The initiative was brought by a Washington, D.C.-based lobbying group. Alaska allows legislature to be initiated by voters as well as the state legislature. While Measure 4 did not mention Pebble by name, the target was obvious. Passing it would have effectively delayed or stopped other mine developments, for example, the Donlin Creek gold project belonging to BARRICK GOLD and NOVAGOLD RESOURCES. TECK COMINCO’s planned expansion of its Red Dog zinc mine might have been delayed.

In case the reader has not quite guessed yet, the measure was defeated on Aug. 26. The outcome was not as close as predicted. Almost 57% of voters were opposed and only 34% in favour. That is a result we applaud because we know the mining industry is mindful of local flora and fauna and does all it can to mitigate potential harmful effects. The Hope Brook gold mine that operated from 1987 to 1997 on the southwest coast of Newfoundland was located in a salmon habitat. The fish survived nicely, in fact mine workers were forbidden from fishing or even bringing fishing gear to the site.

Canada does not allow its voters to initiate legislation, and perhaps that is a good thing. Imagine heavily populated Toronto swaying a vote against expansion at XSTRATA COPPER’s Kidd mine or against development of DE BEERS CANADA’s Victor diamond mine. Suppose the residents of Canada’s southern cities said “no” to AGNICO-EAGLE’s Meadowbank gold mine in Nunavut. On the other hand, if voters in Indonesia had stepped in to stop exploration at the Busang project, the entire BRE-X fiasco might have been prevented.

Danger Lurks Despite Modern Technology – by Marilyn Scales

Marilyn Scales - Canadian Mining JournalMarilyn Scales is a field editor for the Canadian Mining Journal, Canada’s first mining publication.

The mining industry has made great strides toward establishing workplaces that are safe and healthy for employees. We almost take for granted our computer-assisted, automated and equipment-enabled jobs. For many in the mining and exploration sectors, helicopters are the only transportation that can reach remote locations. For some a trip on a “chopper” is as routine as tying on their boots.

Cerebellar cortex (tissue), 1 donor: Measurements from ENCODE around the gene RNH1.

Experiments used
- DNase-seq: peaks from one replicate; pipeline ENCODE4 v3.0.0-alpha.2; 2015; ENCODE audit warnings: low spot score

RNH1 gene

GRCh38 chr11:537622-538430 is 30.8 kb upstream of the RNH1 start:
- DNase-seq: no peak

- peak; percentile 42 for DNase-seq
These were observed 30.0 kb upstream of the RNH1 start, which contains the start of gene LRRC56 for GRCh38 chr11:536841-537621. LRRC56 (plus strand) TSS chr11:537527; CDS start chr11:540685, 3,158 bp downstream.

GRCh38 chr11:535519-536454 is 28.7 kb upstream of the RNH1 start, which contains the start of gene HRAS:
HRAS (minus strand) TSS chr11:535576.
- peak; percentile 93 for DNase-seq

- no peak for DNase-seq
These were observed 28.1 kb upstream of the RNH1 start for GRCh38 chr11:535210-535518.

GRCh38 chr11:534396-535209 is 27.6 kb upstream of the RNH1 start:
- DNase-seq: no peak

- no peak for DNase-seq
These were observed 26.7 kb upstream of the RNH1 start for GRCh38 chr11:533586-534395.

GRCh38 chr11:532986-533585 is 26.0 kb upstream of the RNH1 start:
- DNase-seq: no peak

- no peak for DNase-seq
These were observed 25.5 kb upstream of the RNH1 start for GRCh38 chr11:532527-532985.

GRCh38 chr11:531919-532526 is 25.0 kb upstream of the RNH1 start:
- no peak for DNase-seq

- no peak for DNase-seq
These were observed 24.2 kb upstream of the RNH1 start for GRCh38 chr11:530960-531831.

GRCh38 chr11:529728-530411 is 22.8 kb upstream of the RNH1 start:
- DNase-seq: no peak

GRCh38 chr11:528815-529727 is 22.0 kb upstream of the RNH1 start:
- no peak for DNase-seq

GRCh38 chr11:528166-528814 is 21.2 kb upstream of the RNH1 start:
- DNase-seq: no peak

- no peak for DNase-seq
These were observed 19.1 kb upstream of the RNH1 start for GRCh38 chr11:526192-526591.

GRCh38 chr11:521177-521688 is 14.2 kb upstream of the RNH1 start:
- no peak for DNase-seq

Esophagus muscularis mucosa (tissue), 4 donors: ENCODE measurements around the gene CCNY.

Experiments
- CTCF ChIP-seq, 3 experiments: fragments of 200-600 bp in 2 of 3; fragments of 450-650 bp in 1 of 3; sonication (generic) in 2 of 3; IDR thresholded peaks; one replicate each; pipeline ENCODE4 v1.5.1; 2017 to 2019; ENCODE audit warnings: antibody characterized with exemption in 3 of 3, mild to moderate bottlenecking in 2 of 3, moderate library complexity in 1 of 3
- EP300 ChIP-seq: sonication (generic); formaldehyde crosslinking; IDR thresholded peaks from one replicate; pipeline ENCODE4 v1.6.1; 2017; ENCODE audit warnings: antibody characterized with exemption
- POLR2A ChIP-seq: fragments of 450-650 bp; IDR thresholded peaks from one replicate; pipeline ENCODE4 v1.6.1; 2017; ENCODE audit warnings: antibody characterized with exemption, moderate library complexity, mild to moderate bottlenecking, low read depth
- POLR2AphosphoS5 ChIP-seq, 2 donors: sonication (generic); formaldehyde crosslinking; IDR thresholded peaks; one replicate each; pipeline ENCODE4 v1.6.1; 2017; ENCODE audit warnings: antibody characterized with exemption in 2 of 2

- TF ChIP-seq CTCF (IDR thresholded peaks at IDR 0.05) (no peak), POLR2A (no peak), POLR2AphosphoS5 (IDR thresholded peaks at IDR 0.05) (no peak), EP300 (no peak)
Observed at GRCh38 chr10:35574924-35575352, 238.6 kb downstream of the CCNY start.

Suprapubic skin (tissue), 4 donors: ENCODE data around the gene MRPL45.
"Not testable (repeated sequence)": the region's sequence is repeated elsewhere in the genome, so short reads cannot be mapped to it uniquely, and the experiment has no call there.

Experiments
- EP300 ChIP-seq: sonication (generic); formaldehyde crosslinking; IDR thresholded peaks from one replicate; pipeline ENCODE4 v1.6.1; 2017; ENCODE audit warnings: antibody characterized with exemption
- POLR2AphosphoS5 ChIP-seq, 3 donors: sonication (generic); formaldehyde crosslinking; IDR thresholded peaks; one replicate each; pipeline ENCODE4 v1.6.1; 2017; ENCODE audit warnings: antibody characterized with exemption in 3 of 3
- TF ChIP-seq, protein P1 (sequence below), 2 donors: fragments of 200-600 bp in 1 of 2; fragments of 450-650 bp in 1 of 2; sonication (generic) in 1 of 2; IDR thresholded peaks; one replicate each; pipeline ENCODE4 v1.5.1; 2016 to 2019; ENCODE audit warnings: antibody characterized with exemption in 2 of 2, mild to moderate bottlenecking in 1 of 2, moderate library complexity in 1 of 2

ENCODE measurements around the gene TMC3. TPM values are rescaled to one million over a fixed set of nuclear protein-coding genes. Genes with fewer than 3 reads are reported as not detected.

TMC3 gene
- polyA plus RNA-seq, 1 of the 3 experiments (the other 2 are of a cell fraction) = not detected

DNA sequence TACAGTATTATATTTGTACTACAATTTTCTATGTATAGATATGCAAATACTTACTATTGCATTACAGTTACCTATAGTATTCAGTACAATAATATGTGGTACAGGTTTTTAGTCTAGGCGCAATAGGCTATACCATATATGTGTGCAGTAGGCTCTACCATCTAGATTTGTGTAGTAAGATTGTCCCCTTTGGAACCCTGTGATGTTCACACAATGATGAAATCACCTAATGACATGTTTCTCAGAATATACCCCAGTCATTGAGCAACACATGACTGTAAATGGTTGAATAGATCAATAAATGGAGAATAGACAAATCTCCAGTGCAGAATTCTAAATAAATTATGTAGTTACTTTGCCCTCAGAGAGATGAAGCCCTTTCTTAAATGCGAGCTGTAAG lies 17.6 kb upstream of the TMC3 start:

But sometimes technology lets us down. The technology that allows modern helicopter to fly so that drill crews can reach remote sites failed last week, and people died.

One crash happened near Alice Arm about 150 km north of Prince Rupert, B.C. Four passengers lost their lives. Dead are the pilot David Jeffrey Reid of Sidney, B.C., two employees of Bodnar Drilling, Walter Bodnar and his nephew Nicholas Bodnar (both of Rose du Lac, Manitoba). Also killed was a prospector, Frank Moehling of Calgary. They were headed to the Homestake Ridge property belonging to Bravo Ventures.

The Hughes MB500 helicopter that went down on Aug. 6 belonged to Prism Helicopters of Pitt Meadows, B.C. It was chartered by Vancouver’s Bravo Venture Group that is testing its Homestake Ridge copper-gold property.

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More Mines, Lower Commodity Prices on Horizon – by Marilyn Scales

Marilyn Scales - Canadian Mining JournalMarilyn Scales is a field editor for the Canadian Mining Journal, Canada’s first mining publication.

We have all heard that “timing is everything”, and that truism applies as much to mine development as to anything. It seems that there is a growing number of new mines planned in Canada just as analysts warn of major corrections in commodities prices.

Softer prices are a result of a strengthening U.S. dollar, according to analysts. Oil prices have dropped to a three-month low, if one considers $119/bbl to be low. Perhaps it is compared to $140/bbl. The much-anticipated $1,000/oz threshold for gold was topped only three days in March 2008. The price of the yellow metal has been bouncing up and down since then from $850 to $990, averaging $900 so far in August. Copper has fallen from its high of over $4.00/lb in June this year back to approximately $3.50, and the pundits predict further losses. The zinc price is continuing to slide from its late 2006 high of slightly over $2.00/lb to under $1.00. Nickel reached a high of $24.00/lb in the first half of 2007, but it, too, is giving up ground, finishing June 2008 in the $8.00 neighbourhood. Analysts are beginning to say that even potash prices have peaked. And so it goes.

All of us mining industry watchers know this is a cyclical sector. Five years of rising prices have spurred exploration efforts around the world and across Canada. Many would-be miners want to cash in on the boom. The question becomes how many of them can do that before prices soften to the point that projects are once again shelved?

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Canada Reduced to “Branch Office” Status – by Marilyn Scales

Marilyn Scales - Canadian Mining JournalMarilyn Scales is a field editor for the Canadian Mining Journal, Canada’s first mining publication.